Skip to content

Slow Cooked Pork Belly with Garlic and Mustard Cream

March 24, 2010

So this is the last recipe of this Experimental Wednesday #1 session… and I might add, the most comforting. There is nothing quite like a nice roast with crackling.

In fact, there is nothing more moorish than lovely, crunchy crackling – to me it’s not perfect unless there is the odd bit of the chewy, sticky stuff; real marmite! I was at a party once where the host laid on a proper hog roast… it would be fair to say that I ate my body weight in crackling.

All you have to do is Google “crackling” to realise there are a gazillion ‘perfect crackling’ recipes, tips and tricks. I’ve tried them all (selflessly for you, dear reader) and the secret is quite simple: salt – and lots of it.

Jim McJim also suggested that his oven may have had something to do with it. You see, as pretty as his brushed aluminium, spider-burner range is, the bottom element in the oven is kaput. Meaning that all the heat was eminating from the top element, directly on to the skin.

Now, when you get your roasting joint – in this case belly – ask your butcher to score the skin. Alternatively, I find a Stanley knife is sharp enough to score just through to the fat.

This will serve 4 comfortably.

Ingredients

  • 800 g Pork Belly – scored and boned
  • Olive oil (not extra virgin)
  • Salt
  • 300 ml Cream – single or double, depending on your diet!
  • Whole grain Mustard
  • Garlic – 2 or 3 cloves will do
  • White Wine

Get cooking

Preheat the oven to 200° C.

Dry the skin of the joint thoroughly. Now rub large pinches of salt over the skin and well into the scores. Be generous; I will end up using about a tsp or even 2. Rub the meat side with some olive oil, just a little mind to get the roasting started.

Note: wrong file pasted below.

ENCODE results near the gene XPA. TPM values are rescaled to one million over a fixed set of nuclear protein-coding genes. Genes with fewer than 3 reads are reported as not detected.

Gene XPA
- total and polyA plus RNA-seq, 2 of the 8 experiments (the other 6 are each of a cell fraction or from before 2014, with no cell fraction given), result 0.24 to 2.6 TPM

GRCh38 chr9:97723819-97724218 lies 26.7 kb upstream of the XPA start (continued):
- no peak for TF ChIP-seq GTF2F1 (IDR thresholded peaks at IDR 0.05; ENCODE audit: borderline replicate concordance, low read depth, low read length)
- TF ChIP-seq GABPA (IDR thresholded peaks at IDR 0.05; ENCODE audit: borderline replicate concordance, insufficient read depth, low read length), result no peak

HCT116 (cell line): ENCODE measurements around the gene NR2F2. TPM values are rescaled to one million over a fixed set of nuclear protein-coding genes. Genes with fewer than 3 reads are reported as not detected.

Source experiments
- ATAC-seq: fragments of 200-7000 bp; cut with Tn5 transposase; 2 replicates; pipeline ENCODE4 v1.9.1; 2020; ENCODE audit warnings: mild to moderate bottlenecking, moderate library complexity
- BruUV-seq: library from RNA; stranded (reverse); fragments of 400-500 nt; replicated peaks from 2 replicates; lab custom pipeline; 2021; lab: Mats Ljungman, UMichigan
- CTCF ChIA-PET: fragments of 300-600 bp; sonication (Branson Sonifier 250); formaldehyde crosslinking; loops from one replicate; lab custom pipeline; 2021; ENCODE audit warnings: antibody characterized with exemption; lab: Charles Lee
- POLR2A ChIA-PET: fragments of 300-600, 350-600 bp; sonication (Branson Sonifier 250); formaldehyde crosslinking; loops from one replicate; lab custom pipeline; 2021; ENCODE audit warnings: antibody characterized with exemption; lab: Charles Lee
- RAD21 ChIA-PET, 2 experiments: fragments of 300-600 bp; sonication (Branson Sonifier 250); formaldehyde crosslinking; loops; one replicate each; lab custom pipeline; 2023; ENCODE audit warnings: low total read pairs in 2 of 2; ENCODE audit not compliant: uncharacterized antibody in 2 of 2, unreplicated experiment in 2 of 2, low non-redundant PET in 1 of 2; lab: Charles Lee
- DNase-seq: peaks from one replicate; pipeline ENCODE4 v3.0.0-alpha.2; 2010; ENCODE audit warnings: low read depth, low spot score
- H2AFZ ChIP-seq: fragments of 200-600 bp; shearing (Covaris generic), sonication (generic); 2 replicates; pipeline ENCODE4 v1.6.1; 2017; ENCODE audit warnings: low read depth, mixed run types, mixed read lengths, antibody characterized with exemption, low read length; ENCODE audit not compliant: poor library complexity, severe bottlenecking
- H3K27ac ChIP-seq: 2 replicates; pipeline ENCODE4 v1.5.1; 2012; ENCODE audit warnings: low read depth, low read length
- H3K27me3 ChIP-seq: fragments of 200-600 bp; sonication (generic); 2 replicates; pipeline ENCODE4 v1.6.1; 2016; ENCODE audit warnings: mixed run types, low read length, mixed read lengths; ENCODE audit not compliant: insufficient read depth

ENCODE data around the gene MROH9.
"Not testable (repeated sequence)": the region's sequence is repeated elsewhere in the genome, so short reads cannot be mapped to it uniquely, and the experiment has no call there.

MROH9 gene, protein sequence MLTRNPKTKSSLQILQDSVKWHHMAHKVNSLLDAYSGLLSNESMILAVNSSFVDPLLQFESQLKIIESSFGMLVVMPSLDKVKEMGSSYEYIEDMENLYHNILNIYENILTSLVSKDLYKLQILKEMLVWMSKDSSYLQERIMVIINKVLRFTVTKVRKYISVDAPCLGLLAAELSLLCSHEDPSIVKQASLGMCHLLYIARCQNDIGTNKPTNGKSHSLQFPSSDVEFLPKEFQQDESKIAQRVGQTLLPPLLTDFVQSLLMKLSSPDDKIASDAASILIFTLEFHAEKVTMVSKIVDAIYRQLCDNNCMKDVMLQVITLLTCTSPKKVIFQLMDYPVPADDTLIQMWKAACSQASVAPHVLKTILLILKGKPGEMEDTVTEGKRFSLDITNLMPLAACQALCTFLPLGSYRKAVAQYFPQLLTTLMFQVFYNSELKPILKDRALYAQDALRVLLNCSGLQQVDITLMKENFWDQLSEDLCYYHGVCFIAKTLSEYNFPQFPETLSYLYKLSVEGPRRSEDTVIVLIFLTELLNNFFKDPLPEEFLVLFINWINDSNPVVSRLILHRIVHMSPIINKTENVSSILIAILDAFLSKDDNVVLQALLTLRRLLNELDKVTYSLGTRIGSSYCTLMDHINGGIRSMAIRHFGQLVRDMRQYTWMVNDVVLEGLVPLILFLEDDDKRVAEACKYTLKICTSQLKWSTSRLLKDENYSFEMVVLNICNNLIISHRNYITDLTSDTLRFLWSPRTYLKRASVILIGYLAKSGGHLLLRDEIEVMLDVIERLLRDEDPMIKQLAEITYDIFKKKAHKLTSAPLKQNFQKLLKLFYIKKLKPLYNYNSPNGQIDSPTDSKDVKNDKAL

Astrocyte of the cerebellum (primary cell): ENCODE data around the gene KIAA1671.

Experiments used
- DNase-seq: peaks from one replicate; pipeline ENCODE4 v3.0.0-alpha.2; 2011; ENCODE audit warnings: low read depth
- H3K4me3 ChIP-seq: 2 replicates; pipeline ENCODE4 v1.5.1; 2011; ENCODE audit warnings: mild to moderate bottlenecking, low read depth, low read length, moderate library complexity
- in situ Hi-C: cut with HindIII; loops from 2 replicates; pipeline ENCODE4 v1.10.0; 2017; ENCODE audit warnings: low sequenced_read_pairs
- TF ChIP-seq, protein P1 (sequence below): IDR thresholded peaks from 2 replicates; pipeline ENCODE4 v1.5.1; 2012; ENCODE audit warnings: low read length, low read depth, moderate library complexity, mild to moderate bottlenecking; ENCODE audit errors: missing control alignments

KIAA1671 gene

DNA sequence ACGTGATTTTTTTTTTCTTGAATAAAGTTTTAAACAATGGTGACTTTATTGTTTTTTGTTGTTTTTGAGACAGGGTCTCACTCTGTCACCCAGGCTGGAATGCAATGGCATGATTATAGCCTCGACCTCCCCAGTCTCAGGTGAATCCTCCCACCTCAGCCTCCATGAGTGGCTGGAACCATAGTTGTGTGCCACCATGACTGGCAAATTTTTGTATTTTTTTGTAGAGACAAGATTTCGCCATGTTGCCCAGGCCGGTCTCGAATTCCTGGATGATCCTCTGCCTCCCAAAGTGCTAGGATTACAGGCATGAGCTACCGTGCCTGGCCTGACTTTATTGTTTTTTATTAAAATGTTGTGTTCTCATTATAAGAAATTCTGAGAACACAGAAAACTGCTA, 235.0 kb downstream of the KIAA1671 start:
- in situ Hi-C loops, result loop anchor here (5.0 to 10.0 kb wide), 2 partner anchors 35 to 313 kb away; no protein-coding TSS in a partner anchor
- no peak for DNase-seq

Put the pork in the oven and after 15 to 20 minutes, turn the oven down to 160° C. You want this to happen quickly, so open the door if necessary. It will take 2.5 hours to 3 hours for this to cook. We want the fat to be rendered right down so that it soaks into the meat and imparts that rich flavour, whilst keeping it moist.

When you get the meat out, let it rest – this gives it a chance to think about what it’s doing. It will loosen up, the texture and tenderness will improve and it lets that flavour ‘mature’. Give it a minimum of 20 minutes – but I put a bit of foil over it and leave it at least 30 minutes.

For the sauce; this is a Jim McJim creation, so there may be a bit of an update to this section once he’s back from the US!

He sliced up the garlic and sweated them in a little butter over a low heat. [edit…] First added a glass full of wine and reduced it by half.  Then added the cream, keep it on a low heat and let it infuse with all that garlicy goodness. To be honest, the longer you leave it, the better. Finally, add the mustard. I haven’t include quantities for this as it’s personal; I would recommend a big tablespoon, but you may want two, or a tiny little teaspoon; you’re the boss! Stir it through and check for seasoning.

We served this with some sauteed green cabbage and (the more traditional) fondant potatoes. Note that the cream sauce is very rich and you don’t need too much. Enjoy and treasure that crackling; who knows when you’ll next get some this good!

Advertisements
3 Comments leave one →
  1. March 25, 2010 1:16 am

    Roasted pork belly is at the top of my must-make list – this sounds delicious, especially with the garlicky-cream sauce. 8-)

  2. March 31, 2010 8:38 pm

    We have something in common- We love pig, kind of goes with my territory of being from Texas…

    Chef E
    http://cookappeal.blogspot.com/

    • April 9, 2010 9:16 am

      Hi Chef E – thanks for the comment… Pig is the way forward, no question! Been enjoying your blogs greatly, too: lots of good stuff on both of them!

Leave a Reply

Fill in your details below or click an icon to log in:

WordPress.com Logo

You are commenting using your WordPress.com account. Log Out / Change )

Twitter picture

You are commenting using your Twitter account. Log Out / Change )

Facebook photo

You are commenting using your Facebook account. Log Out / Change )

Google+ photo

You are commenting using your Google+ account. Log Out / Change )

Connecting to %s